A Slice of Focus: Lessons for Photographing Plants Using Shallow Depth of Field

A Slice of Focus: Lessons for Photographing Plants Using Shallow Depth of Field

@crystalbrindle A belated thank you for the comment on my article, Crystal. I am glad to hear that you found it helpful!

@Brent_Clark Thank you for the kind comment about my plant photos, Brent. I appreciate it! Unlike a lot of other kinds of nature photography, I find that photographing plants in this way takes a lot of experimentation and failures (I can take 300 frames of 30 to 40 different subjects in a session and come out with 3 to 5 decent photos, for example). Practicing in my old backyard was most helpful since I could take as much time as I wanted without the pressure of being around other people (like at a garden). Buying a bouquet of mixed flowers and photographing them around your house in mixed light for a few hours is another great way to learn what angles and approaches can work. Then, you can apply all these lessons in nature later. I hope you can find some success this summer!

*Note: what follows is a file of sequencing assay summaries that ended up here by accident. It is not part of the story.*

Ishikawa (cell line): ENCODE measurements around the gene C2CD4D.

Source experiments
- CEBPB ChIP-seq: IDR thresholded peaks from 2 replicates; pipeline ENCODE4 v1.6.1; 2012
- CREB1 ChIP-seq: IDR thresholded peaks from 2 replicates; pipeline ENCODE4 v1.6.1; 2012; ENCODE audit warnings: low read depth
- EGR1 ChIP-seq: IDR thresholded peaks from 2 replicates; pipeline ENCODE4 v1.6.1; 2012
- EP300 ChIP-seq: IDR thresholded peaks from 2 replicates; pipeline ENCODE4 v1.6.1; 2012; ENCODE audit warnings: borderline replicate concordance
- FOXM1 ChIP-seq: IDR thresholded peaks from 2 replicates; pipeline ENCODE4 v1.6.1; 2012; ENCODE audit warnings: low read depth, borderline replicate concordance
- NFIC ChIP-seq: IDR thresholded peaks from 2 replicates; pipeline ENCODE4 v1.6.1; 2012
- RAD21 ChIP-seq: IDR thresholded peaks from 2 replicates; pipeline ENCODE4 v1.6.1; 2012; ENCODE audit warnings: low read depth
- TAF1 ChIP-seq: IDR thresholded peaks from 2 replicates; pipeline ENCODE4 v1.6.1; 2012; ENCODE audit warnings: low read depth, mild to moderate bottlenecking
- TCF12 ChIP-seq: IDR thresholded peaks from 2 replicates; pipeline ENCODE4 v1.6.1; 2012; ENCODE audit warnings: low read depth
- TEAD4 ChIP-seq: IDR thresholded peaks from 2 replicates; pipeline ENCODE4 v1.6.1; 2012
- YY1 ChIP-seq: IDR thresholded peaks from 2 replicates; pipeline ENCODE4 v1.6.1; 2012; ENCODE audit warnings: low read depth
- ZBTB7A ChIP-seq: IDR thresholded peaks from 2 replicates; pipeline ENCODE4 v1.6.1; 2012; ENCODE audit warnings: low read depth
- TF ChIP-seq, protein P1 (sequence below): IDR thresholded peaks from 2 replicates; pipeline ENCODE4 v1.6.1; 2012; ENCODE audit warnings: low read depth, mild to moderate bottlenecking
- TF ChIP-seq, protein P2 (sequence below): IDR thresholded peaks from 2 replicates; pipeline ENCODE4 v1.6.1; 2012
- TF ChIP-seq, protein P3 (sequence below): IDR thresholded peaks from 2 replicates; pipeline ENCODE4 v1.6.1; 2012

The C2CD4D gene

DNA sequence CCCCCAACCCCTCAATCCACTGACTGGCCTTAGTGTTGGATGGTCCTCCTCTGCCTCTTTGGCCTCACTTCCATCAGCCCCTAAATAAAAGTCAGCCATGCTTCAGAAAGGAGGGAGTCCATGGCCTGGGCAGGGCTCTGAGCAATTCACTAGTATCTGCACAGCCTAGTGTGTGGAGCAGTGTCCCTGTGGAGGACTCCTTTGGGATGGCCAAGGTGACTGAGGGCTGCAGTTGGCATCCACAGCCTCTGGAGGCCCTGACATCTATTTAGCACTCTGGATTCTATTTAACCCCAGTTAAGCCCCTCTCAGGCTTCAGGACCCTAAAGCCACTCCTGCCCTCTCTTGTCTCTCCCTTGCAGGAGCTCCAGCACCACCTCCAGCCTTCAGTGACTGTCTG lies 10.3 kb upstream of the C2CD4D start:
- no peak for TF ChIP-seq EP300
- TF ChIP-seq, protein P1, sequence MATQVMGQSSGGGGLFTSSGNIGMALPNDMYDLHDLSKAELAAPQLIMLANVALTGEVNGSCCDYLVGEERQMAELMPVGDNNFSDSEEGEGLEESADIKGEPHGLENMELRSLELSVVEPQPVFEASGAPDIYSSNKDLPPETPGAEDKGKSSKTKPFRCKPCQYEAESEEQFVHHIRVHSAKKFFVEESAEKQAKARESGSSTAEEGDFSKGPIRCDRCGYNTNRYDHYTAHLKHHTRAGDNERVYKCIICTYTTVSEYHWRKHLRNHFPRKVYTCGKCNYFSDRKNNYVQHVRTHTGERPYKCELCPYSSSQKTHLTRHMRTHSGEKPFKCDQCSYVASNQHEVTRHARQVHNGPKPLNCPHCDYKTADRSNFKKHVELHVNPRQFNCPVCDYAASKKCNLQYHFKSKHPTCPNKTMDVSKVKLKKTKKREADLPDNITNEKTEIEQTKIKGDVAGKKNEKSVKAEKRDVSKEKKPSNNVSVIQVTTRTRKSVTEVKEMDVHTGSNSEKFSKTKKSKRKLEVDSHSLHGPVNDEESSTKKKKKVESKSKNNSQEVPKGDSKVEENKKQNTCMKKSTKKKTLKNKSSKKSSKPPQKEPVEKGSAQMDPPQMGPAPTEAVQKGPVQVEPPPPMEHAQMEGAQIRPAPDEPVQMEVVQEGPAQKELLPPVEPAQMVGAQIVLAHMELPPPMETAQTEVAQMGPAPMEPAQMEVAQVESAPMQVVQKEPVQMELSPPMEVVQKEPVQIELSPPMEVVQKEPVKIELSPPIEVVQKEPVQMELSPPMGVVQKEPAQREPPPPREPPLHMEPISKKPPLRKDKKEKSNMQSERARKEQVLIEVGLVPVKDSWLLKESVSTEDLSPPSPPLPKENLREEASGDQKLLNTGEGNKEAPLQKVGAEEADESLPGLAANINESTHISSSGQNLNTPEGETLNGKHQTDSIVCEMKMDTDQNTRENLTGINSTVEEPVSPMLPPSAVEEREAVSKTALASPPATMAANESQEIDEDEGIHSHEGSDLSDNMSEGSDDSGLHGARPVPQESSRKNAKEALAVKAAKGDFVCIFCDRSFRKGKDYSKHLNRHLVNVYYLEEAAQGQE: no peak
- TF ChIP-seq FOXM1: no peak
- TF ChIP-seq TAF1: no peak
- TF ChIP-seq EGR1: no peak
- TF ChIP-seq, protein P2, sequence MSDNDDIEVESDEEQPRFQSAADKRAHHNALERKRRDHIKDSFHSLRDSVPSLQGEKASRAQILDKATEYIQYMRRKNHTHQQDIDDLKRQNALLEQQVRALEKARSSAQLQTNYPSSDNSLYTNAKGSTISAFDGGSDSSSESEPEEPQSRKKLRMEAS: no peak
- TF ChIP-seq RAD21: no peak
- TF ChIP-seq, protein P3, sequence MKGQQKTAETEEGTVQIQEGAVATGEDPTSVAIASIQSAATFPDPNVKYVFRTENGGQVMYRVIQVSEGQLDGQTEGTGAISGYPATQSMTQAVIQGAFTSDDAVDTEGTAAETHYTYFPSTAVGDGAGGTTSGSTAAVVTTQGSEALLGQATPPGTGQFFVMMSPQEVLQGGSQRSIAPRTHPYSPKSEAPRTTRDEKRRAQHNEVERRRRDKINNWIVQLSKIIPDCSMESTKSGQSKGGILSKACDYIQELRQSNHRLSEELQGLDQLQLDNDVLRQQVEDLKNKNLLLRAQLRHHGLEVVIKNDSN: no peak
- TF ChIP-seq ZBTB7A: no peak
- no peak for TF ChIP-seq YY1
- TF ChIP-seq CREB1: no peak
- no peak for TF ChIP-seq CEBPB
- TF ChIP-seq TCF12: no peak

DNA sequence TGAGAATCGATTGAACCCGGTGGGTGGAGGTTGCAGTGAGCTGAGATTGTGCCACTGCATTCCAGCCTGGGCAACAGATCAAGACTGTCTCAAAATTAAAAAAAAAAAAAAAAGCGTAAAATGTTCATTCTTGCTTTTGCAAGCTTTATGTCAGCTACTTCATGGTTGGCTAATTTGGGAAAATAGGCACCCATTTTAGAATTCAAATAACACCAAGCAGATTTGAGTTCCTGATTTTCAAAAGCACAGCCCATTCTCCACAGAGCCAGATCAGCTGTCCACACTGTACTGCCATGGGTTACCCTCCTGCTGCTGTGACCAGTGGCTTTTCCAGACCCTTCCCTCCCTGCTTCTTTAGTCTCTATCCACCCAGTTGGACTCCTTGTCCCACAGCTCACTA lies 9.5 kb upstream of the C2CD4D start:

@john3 Thank you for letting me know that you enjoyed these photos. In general, I get the soft, pastel look by using the following super-simple techniques… First, I almost always expose to the right side of the histogram or brighten the exposure in processing for the light and bright feel. I also reduce the contrast (for example in Lightroom, I would move the lights and highlights sliders to the left and the blacks and shadows sliders to the right). I also sometimes reduce clarity. I almost always cool off the white balance because I prefer pinks and blues over reds and oranges. If there are dark spots, I will brighten them with a dodging layer or use the color painting technique I describe above. Most important: lighten the exposure and reduce contrast - nothing fancy! I hope this is helpful. If you have any follow-up questions, please let me know.

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